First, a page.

The International Directory of Fictitious Telephone Numbers is a collection of telephone numbers that are designated never to function. Their purpose is to be reserved indefinitely for use within drama or film productions so that unsuspecting people aren't disturbed by inquisitive viewers. Nation states organise telephone systems with 'numbering plans', identifying geographical areas or service operators with number prefixes and corresponding number ranges. Some plans hold – forever-reserved – ranges of numbers varying from one hundred (some states of the USA) though to one hundred thousand consecutively ordered (Ireland). Explicitly for use in film and television programmes, producers pick from the designated ranges. The chosen digits appear fleetingly in films, or frequently over years of a serial. Enquires were made to the telecommunication regulators of each nation state. All possible numbers for each country with such reserved ranges are ordered and listed in The International Directory of Fictitious Telephone Numbers. 

The International Directory of Fictitious Telephone Numbers. That's a title that brings about an instant vortex of images I can't quite see – their speed and variety and the worlds they cause to collide are more numerous than I can count. Borges is there, with his garden of forking paths, as is Auster's country of last things and Kobo Abe's man with a box over his head, the panels of which are covered in scribbles and notes and intractable drawings. At the same time, the fact that these numbers are ringfenced for TV and film use instantly fills every inch of the piece with a thousand filmed moments and the conjured worlds they occurred in – everything from Hawai Five-O and Le Miel et les Abeilles to psychological thrillers, Del Boy and a great part of Christian Marclay's early output. There's always a missed call, an unknown number, the stalker breathing down the line. This mental rush meets a clinical dead-end in the physical appearance of the piece, in its utterly and purposefully emptied aesthetic and the repetition of numbers upon numbers, key notes after key notes, ringtones that cannot waver from their reduced synthetic voice/oscillator palette.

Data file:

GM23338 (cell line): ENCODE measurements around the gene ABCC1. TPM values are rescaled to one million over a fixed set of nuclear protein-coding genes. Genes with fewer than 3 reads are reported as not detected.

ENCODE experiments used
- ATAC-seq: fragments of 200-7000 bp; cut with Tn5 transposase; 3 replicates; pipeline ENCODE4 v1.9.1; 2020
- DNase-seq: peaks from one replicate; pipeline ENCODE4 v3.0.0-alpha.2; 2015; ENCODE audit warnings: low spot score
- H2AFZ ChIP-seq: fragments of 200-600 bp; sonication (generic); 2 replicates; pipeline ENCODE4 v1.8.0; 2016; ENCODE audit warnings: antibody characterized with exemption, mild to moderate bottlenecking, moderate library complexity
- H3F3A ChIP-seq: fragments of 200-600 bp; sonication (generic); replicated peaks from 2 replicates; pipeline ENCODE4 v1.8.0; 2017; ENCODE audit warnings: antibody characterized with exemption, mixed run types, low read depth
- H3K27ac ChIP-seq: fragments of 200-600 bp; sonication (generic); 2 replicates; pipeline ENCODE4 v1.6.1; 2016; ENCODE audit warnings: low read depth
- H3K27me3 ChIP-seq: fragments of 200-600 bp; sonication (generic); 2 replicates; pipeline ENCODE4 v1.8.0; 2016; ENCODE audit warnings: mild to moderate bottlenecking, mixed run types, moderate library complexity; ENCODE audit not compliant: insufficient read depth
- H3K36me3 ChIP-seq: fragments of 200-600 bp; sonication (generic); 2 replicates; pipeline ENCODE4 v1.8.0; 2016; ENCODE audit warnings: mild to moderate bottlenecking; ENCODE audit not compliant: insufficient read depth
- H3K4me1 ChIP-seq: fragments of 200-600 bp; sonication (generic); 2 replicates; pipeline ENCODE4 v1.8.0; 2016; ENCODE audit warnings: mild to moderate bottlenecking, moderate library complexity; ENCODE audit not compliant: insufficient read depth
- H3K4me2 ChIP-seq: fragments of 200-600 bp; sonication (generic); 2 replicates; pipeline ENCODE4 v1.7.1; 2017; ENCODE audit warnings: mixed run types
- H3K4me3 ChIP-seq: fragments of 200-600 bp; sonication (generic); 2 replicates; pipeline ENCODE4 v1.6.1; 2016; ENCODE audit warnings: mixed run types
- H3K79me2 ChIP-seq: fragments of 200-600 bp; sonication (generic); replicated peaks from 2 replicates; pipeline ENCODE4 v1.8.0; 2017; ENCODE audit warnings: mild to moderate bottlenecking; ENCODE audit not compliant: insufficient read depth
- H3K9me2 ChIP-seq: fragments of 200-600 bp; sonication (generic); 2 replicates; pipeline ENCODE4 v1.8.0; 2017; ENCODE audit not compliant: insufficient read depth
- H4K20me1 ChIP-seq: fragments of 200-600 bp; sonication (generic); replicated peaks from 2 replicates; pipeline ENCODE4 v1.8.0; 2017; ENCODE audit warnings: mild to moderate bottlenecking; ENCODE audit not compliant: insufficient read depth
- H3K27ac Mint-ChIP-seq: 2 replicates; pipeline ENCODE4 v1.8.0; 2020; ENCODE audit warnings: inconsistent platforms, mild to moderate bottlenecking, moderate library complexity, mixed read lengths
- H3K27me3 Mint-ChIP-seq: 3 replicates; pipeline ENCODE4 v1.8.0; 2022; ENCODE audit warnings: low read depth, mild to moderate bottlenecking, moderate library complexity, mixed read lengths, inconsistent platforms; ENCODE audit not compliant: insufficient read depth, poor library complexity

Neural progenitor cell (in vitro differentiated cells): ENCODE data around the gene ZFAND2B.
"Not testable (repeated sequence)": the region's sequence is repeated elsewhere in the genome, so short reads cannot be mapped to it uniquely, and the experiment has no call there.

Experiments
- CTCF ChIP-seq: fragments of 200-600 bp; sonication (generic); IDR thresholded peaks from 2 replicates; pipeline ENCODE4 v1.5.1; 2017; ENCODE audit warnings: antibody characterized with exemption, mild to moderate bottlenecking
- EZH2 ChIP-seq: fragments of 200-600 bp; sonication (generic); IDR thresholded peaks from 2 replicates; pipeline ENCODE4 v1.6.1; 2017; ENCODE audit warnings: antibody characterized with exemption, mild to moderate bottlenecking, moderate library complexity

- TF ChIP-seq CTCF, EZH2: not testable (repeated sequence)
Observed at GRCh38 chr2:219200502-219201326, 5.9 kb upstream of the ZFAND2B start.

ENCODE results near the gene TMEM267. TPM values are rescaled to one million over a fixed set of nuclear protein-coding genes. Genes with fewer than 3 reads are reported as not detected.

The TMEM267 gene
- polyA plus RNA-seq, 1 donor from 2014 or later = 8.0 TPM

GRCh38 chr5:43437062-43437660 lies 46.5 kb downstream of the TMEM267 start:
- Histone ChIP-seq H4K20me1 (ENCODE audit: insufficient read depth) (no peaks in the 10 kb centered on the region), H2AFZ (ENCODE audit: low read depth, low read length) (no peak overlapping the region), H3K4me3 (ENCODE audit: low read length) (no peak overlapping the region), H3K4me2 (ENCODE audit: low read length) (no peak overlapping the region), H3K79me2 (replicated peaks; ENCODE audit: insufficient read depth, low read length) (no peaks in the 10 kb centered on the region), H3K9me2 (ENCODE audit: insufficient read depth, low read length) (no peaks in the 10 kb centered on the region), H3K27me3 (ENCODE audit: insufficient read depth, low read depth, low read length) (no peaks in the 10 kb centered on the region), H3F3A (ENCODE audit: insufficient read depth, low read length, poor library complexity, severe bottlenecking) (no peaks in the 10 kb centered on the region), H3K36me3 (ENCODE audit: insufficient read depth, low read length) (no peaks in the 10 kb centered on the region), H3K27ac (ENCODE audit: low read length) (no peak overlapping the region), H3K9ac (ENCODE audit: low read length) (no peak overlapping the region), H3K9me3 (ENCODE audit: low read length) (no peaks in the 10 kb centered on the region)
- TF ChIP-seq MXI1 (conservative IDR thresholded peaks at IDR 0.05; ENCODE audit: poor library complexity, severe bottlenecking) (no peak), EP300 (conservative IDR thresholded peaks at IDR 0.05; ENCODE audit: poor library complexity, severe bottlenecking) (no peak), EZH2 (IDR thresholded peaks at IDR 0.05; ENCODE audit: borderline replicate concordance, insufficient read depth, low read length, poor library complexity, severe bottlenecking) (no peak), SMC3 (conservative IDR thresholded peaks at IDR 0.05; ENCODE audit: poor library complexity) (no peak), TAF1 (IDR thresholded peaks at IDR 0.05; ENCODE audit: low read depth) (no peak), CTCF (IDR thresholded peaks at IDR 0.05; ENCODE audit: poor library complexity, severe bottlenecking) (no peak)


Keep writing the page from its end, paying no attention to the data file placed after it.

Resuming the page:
Watch and listen a little bit here:


Rise above

"Learn to say the same thing / Let us hold fast to saying the same thing
Hope all is well with you / I wish the best for you

Never give up/No never give up"

Patti Smith, in an interview with Aida Edemariam in the Guardian last Saturday, said: "If somebody said I'll give you a million dollars, but you have to go against your own grain, you just have to do what I say – it would take me one second. I've never been tortured by something like that. Tormented more about what line to use in a poem, or the right word to use in a sentence. All I've ever wanted, since I was a child, was to do something wonderful."
Edemariam continues: "This is, in part, what gives her her singular presence. Her appearance, of course – the strong, masculine face and honey hair, all crags and straw, the dark toque and oversize coat somewhat incongruous in a boutique hotel in central Paris – but more her sense of wonder, her openness to the possibility of wonder in herself and others. It underlines in her an unexpected warmth and delicacy. The openness has always been a kind of survival strategy too: for all its fierceness – and after she recorded her debut album, Horses, in 1975 and found herself on the path to being a rock star, defiance – her career has been one of reverences, of chasing and collecting icons and relics and friends from whom she could learn the things she needed to proceed. It's a pleasingly unironic predeliction: 'I'm not an ironic person,' she once said. 'I'm not always articulate, and sometimes I'm just crap, but I'm never ironic.'"
I met Hannah Barry yesterday, and was taken aback by her warmth and generosity. Spending endless time with artworks and artists, and helping, are absolutely central to what she does. That was quite a beautiful discovery.


Three Beards